Holland gets support in quieting Red Sox

Derek Holland finally gets support for a solid outing in the Rangers' win over Boston.

ARLINGTON, Texas Derek Holland turned in one of the Rangers' best individual pitching performances on Friday, but it was actually a team effort.


Holland credited catcher A.J. Pierzynski, his defense and even the success of young starters like Justin Grimm and Nick Tepesch for his eight shutout innings against the Red Sox.


Holland gave up six hits and a walk in the 7-0 win, but continued to attack hitters and wound up with nine strikeouts. He said his catcher kept him focused.


"A.J.'s been great back there for me, pushing me," Holland said. "I feel like we've really been on the same page. I know I say that about all my catchers every time, but we've got a great relationship."


Every time the Red Sox had an opportunity to get something started at the plate, Holland came back strong.


A leadoff hit by David Ortiz in the second was followed by back-to-back strikeouts and a fly ball out.


Shane Victorino led off the fourth with a hit, but Holland struck out the next batter, Dustin Pedroia, and then got Ortiz to ground into a double play.


In the sixth, the Red Sox put together back-to-back hits with one out, but Holland got Victorino to pop up and Pedroia to ground out and end the rally.


Maintaining focus and intensity has long been a challenge for Holland, but not as much this season with the addition of the veteran Pierzynski.


"Each guy [catcher] has a different style," Holland said. "Geo keeps me loose. It's just hard to explain, but I've really got to give a lot of credit to him. He keeps me locked in, with the [pitch] sequences. We hardly shake each other off. It's good."


It was also good that Holland followed two impressive, although hard-luck, performances, but young starters Nick Tepesch and Justin Grimm.


While the 26-year-old Holland is just a couple of years older than Tepesch and Grimm, he's one of the wise, old veterans of the staff in his fifth major league season.


"I spend a lot of time talking with Grimm. I didn't want him to take the same path as me," said Holland, who was 8-13 with a 6.12 ERA as a 22-year-old rookie. "Tepesch, I don't want to mess with him. I don't really want to say too much. He's doing a great job. Grimm's been doing a great job. Every guy's been doing great, I've just got to continue going with them."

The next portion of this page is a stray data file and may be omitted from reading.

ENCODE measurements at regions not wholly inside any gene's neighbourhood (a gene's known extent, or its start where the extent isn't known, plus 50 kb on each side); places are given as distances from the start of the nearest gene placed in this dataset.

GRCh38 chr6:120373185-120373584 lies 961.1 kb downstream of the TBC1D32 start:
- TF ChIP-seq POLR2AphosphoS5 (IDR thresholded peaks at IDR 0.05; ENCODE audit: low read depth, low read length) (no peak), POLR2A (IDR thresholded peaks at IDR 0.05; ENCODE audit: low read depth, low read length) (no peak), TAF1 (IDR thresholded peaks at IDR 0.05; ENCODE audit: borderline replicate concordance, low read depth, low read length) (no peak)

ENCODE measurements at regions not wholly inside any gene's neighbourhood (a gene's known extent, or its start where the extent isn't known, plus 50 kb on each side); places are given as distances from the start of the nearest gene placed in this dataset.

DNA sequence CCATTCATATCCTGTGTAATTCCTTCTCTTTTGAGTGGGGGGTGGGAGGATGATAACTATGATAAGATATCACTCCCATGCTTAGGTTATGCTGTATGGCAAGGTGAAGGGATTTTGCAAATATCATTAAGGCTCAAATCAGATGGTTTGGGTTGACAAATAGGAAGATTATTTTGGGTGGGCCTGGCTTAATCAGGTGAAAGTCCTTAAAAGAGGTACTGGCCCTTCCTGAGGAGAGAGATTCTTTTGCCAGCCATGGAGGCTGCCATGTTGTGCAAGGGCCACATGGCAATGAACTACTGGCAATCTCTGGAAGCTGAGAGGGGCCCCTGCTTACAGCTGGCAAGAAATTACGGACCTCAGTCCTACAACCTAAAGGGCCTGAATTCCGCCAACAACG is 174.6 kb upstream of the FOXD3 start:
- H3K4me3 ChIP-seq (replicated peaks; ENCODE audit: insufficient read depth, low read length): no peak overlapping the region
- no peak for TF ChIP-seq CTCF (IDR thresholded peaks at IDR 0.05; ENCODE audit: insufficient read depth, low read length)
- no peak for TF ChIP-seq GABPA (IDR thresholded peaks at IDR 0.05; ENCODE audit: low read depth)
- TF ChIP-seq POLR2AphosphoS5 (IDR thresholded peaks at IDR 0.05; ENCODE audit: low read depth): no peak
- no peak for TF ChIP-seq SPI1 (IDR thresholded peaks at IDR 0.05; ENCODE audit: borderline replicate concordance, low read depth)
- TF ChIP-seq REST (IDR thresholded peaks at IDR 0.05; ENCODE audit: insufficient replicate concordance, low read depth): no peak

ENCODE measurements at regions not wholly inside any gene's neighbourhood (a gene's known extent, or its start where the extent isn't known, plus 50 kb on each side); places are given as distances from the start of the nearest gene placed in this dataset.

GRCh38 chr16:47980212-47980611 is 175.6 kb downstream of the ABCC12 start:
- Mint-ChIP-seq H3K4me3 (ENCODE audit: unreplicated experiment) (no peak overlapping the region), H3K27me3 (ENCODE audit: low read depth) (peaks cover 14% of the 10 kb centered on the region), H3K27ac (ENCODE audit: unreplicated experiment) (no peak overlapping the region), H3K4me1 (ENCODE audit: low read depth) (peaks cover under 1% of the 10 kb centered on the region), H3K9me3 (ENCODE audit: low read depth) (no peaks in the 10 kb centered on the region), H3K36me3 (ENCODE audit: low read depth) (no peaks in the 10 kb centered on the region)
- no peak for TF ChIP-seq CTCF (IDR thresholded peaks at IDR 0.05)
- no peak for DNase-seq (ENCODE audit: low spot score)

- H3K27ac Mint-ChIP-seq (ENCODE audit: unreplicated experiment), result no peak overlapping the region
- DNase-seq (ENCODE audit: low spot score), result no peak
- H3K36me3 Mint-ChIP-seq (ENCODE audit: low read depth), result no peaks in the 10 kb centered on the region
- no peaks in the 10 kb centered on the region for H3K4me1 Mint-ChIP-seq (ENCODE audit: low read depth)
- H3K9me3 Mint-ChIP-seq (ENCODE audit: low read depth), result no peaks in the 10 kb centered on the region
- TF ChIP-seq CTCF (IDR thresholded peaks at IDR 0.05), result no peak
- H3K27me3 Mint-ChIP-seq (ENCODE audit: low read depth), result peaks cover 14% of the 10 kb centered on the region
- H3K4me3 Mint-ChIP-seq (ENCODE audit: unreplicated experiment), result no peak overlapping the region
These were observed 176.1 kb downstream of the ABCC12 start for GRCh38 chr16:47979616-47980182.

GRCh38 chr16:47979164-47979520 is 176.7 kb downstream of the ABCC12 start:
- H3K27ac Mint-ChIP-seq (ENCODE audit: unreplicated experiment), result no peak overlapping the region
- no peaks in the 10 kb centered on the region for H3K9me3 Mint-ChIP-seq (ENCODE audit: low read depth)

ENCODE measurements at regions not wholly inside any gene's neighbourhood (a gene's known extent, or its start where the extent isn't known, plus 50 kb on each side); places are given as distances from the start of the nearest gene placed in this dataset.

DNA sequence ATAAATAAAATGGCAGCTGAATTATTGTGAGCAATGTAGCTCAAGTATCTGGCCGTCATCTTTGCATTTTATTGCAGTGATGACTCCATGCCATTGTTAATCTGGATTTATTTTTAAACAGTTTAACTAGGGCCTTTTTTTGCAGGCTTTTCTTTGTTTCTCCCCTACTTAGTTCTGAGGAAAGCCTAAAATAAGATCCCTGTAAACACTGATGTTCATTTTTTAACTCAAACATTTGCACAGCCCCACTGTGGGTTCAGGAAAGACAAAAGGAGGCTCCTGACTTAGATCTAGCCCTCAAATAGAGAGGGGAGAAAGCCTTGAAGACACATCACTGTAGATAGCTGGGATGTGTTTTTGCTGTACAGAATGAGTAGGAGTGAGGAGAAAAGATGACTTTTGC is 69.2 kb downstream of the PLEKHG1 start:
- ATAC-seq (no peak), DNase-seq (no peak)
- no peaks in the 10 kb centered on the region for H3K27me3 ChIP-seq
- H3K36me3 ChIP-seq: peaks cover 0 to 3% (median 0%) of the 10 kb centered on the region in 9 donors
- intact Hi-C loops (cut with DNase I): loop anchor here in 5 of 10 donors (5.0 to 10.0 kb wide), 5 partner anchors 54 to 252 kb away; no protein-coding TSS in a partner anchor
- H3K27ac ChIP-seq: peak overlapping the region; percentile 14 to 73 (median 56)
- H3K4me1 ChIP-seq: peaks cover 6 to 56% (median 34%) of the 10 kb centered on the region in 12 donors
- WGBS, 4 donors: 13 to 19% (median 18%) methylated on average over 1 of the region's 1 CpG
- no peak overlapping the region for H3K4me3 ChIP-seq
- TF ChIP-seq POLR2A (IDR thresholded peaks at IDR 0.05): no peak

Going with the flow is what Holland has done on a staff that led the American League with a 2.97 ERA in April. Holland said the starters tend to build on each other's success.


"I've always talked about pitching being just like hitting, it's contagious," Holland said. "You've got to go out there and go after those guys, just like the hitters do. If one guy does great, feed off of that and go with the next guy."


Holland's success hasn't always been reflected in the win column this season. Friday's game was his fifth quality start in six outings.


"He has been pitching well, he just hasn't gotten the results for it," manager Ron Washington said. "To be honest with you, I was shocked when the last time he took the ball in Minnesota his record was 1-1. I thought he had won about three or four ballgames, really."


Run support has been the main culprit. Holland had received just nine runs of support in his first five starts combined. On Friday, he left with a 7-0 lead.


"Since spring training, he's been throwing the ball well," Washington said. "Tonight was another example of what he's capable of doing. And we finally supported him with some runs."



Follow Keith Whitmire on Twitter: @Keith_Whitmire